5/03/2009

Genius

Today David Broder opined in his NY Times piece, Genius, The Modern View, that "the key factor separating geniuses from the merely accomplished is not a divine spark. It’s not I.Q., a generally bad predictor of success, even in realms like chess. Instead, it’s deliberate practice. Top performers spend more hours (many more hours) rigorously practicing their craft."

I think he's partially right. Take Beethoven, Mozart, Einstein, John McLaughlin, Paul McCartney and Tiger Woods. They practiced a lot. But they also had two other important qualities: capacity (intelligence) and destiny.

Capacity is a prerequisite to greatness. Without capacity, no amount of practice will suffice. If, on the other hand, it is your destiny to be a Beethoven, Tiger Woods, Paul McCartney, or Barack Obama, there will be a spark in your soul. It will cause you to long for something. It will drive a vision within. It will energise your soul's deepest awareness. It will guide your search.

So I fundamentally disagree with Broder about divine spark. You gotta have it. Spark enables a search for our destined goal that practice then helps unfold.

Divine spark is a 'light' I've seen in the eyes of some truly great ones I've personally met, like Mikhail Gorbachev, Muhammad Ali, Mother Theresa, Leonard Bernstein, Zubin Mehta, Bruce Springsteen, Clarence Clemons, Joanne Woodward, John McLaughlin, Eddie Murphy, and Ringo Starr. And in two very close friends Narada Michael Walden, a true musical and soulful genius of the first order and Ashrita Furman, a deeply soulful, spiritual and powerful seeker and holder of the most Guinness World Records. There is a divine spark in each that drives their greatness and goodness. I feel it and I know it myself.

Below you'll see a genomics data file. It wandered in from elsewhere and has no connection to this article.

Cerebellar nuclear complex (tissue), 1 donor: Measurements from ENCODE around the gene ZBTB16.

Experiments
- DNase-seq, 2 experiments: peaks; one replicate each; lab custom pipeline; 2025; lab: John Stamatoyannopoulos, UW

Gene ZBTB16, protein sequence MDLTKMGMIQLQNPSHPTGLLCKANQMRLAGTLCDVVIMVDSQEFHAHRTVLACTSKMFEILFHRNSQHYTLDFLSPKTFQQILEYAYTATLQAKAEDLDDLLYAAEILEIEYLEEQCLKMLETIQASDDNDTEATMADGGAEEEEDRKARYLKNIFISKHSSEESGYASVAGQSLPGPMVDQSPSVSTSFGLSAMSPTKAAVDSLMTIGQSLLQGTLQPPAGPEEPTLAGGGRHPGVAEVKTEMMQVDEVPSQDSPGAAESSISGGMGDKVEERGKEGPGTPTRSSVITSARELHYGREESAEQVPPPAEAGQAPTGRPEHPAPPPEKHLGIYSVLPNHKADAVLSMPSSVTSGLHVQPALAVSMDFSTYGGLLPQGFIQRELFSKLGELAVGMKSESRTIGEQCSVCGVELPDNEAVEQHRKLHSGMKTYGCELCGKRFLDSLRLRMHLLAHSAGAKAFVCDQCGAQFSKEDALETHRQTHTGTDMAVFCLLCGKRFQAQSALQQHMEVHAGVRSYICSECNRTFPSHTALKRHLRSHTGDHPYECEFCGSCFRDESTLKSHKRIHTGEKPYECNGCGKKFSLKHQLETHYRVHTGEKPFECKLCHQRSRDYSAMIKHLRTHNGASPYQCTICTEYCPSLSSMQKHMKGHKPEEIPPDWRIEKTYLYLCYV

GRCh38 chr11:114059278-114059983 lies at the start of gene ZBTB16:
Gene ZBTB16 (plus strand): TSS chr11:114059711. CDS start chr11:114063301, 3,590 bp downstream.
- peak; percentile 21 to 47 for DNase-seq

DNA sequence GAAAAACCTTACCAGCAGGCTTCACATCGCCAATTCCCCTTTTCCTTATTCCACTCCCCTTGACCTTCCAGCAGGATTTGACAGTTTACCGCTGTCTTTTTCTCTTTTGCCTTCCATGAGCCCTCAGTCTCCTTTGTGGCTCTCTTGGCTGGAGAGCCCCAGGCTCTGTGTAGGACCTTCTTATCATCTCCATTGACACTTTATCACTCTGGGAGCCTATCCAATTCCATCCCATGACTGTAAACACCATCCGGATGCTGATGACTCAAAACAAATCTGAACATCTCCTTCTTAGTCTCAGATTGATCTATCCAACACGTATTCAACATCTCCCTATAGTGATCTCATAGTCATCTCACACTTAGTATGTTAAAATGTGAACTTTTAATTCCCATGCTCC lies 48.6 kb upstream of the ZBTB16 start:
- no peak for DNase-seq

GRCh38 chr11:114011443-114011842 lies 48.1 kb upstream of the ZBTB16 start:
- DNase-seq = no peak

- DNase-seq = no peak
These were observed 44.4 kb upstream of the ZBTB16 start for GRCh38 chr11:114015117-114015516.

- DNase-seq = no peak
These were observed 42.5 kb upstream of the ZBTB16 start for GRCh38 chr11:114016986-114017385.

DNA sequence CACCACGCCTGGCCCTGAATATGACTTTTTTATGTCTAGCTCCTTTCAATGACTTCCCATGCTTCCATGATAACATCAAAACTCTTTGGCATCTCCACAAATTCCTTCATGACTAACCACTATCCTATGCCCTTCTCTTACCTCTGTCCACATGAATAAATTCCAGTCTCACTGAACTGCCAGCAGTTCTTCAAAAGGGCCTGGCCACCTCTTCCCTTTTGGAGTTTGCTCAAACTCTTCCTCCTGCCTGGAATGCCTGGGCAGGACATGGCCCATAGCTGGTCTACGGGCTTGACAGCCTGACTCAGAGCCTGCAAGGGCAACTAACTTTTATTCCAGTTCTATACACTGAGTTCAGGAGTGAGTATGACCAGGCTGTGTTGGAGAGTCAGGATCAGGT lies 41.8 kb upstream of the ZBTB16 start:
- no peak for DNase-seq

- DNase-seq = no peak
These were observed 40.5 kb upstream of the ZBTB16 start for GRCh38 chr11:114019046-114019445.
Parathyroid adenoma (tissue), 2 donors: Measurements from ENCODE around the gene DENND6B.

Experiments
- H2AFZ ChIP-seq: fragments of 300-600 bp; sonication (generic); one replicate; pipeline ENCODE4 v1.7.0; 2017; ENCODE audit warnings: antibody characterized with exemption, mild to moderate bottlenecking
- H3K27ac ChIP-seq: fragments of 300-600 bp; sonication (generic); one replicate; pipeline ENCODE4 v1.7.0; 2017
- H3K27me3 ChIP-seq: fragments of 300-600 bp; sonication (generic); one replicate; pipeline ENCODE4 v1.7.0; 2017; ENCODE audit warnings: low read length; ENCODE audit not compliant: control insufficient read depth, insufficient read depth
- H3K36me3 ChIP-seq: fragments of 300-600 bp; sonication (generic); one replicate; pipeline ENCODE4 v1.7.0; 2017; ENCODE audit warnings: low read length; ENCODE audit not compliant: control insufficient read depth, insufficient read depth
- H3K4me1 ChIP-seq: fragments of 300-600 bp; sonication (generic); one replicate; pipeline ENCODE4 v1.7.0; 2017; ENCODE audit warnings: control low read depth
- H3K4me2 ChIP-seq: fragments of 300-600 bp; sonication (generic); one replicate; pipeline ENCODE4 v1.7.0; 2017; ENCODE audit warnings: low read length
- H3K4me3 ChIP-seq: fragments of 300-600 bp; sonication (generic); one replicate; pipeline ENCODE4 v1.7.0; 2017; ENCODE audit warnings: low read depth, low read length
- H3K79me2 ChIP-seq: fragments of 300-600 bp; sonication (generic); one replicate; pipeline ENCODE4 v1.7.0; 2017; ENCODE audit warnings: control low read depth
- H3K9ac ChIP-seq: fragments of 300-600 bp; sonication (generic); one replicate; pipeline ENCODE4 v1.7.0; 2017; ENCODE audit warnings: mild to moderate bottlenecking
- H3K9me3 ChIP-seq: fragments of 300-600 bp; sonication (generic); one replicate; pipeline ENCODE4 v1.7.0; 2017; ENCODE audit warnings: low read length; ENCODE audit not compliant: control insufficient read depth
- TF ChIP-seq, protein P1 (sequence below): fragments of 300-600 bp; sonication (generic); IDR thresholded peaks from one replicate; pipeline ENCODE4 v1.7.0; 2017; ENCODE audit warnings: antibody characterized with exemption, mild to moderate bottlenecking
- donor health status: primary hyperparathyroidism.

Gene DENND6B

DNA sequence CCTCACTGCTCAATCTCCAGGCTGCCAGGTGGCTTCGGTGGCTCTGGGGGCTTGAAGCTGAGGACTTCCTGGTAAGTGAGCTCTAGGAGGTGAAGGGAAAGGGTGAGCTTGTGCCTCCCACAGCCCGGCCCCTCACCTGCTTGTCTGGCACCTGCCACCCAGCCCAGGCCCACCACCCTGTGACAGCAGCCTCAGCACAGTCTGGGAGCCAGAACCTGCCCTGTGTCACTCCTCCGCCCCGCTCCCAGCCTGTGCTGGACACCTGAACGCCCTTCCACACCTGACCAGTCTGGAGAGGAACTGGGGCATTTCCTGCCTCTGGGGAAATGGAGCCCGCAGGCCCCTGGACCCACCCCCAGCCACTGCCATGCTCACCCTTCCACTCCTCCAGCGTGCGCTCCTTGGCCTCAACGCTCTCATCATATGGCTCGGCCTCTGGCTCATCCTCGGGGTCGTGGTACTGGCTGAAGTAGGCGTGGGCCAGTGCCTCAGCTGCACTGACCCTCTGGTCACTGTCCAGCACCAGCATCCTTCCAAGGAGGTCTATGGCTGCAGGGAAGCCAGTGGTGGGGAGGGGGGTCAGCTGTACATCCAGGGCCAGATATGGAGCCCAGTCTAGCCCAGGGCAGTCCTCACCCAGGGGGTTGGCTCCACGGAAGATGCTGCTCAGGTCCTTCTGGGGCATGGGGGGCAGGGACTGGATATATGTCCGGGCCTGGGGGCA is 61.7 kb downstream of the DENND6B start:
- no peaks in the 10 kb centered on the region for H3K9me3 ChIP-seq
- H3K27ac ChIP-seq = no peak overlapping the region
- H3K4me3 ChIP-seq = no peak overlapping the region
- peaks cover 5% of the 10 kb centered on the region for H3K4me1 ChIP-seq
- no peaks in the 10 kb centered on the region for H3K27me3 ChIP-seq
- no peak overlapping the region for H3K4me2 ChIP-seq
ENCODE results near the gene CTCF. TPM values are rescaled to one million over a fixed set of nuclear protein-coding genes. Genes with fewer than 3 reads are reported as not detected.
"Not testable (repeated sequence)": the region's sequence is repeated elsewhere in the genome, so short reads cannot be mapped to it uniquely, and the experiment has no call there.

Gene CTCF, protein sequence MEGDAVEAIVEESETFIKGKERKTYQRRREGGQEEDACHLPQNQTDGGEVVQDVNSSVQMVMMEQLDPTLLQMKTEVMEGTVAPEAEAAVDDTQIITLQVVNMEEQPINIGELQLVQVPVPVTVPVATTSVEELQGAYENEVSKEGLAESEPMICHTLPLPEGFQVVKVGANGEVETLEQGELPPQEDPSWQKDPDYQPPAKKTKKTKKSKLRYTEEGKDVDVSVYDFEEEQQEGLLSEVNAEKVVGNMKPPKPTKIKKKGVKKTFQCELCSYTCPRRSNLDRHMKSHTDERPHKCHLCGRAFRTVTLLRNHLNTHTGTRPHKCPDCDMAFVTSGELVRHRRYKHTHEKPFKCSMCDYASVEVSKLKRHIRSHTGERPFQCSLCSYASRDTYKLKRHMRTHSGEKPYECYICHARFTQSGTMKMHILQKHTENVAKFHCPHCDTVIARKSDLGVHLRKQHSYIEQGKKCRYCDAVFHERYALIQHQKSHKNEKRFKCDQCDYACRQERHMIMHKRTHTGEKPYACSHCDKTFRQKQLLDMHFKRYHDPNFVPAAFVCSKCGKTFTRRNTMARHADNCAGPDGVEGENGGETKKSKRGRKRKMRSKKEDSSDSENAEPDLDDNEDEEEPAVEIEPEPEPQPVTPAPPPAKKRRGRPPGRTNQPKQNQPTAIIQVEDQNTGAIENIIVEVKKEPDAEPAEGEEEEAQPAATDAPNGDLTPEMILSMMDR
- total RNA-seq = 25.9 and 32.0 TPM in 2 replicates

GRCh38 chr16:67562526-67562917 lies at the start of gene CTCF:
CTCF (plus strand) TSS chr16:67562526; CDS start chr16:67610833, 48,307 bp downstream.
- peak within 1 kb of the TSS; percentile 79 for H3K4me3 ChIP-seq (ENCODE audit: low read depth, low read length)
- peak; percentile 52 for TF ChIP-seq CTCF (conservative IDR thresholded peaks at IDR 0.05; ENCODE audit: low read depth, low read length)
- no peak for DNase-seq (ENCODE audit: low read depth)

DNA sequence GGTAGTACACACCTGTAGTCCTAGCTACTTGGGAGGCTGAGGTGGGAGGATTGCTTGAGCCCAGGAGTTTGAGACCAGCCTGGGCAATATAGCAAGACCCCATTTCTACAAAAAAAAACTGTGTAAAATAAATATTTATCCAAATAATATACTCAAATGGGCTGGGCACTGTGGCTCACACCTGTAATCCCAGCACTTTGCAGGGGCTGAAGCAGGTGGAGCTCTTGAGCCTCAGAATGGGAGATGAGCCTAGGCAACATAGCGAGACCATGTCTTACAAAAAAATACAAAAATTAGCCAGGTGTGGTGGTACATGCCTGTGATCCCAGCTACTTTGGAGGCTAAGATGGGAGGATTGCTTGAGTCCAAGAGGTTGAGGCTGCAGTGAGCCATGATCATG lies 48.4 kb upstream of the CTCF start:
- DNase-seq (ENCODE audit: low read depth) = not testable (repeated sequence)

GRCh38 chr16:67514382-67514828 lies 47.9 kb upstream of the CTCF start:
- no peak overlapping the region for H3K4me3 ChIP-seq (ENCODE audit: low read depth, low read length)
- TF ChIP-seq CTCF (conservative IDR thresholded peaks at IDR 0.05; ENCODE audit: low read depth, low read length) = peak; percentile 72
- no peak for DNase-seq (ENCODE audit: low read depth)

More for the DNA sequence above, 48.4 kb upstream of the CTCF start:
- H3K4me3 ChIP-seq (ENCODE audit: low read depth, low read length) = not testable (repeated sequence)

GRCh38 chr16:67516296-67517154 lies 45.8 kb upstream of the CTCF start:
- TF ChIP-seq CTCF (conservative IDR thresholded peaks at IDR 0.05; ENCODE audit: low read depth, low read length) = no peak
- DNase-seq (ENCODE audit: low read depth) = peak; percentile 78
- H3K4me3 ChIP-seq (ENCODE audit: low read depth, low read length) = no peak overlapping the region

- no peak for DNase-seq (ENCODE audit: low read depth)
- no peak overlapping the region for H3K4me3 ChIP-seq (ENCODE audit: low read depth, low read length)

Practice helped make these folks great for sure. But the spark was there to fire up the search they were destined to - each in his or her own way - and the greatness that unfolded through their lives.

My guru Sri Chinmoy was tapped into divine Spark's Source in such a conscious way that those around Sri Chinmoy - who also resonated with him - could feel it, too. My own understanding of genius comes touching the divine Spark in Sri Chinmoy's life and teachings, in the soulful time I spent with him for three decades, and in the quietude of my own reflection.

And I can remember during an interview with Dr. Amritananda Russell Barber when Sri Chinmoy was asked the question: what makes great people great? He offered that God chose them to play their respective roles...and by realizing the greatness of their lives, they had each fulfilled their unique destiny.

What is the greatness and genius of your life? And will the rest of your life be average or memorable? Stay tuned....

2 comments:

Anonymous said...

Brooks.

Also, suprised Brooks didn't directly mention Malcolm Gladwell's new book "Outliers," upon which the article seemingly relies.

S. Neil Vineberg said...

Yea, the Gladwell omission was unfortunate and I almost mentioned it. Glad you did!